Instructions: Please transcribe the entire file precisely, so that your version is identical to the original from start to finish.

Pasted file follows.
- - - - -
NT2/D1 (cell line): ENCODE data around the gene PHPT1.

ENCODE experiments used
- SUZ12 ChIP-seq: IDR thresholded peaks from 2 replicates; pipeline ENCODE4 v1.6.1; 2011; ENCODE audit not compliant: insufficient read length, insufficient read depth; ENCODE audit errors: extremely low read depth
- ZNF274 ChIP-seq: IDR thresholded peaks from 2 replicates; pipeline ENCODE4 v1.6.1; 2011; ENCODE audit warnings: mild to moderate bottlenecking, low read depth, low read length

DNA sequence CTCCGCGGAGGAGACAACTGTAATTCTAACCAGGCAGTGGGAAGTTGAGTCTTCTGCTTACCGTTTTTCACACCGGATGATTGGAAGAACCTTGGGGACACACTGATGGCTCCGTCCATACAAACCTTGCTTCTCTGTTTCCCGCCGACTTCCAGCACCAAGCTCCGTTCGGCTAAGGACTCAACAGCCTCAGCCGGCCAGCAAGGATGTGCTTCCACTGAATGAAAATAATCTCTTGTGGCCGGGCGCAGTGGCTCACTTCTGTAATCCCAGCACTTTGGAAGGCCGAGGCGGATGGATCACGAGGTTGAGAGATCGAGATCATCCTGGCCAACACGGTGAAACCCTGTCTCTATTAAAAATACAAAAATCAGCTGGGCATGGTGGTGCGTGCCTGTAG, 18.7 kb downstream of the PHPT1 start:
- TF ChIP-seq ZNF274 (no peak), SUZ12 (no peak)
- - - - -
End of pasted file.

NT2/D1 (cell line): ENCODE data around the gene PHPT1.

ENCODE experiments used
- SUZ12 ChIP-seq: IDR thresholded peaks from 2 replicates; pipeline ENCODE4 v1.6.1; 2011; ENCODE audit not compliant: insufficient read length, insufficient read depth; ENCODE audit errors: extremely low read depth
- ZNF274 ChIP-seq: IDR thresholded peaks from 2 replicates; pipeline ENCODE4 v1.6.1; 2011; ENCODE audit warnings: mild to moderate bottlenecking, low read depth, low read length

DNA sequence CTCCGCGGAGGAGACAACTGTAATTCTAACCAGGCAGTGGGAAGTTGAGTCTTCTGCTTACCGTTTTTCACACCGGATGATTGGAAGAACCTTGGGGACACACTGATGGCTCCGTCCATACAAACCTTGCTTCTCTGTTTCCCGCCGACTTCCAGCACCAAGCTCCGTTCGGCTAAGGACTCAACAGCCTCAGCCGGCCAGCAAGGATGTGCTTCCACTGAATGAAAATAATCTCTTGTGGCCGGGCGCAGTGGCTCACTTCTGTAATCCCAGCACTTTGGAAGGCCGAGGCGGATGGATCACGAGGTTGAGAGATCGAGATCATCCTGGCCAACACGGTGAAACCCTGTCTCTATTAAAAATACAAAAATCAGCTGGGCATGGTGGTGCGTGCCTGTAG, 18.7 kb downstream of the PHPT1 start:
- TF ChIP-seq ZNF274 (no peak), SUZ12 (no peak)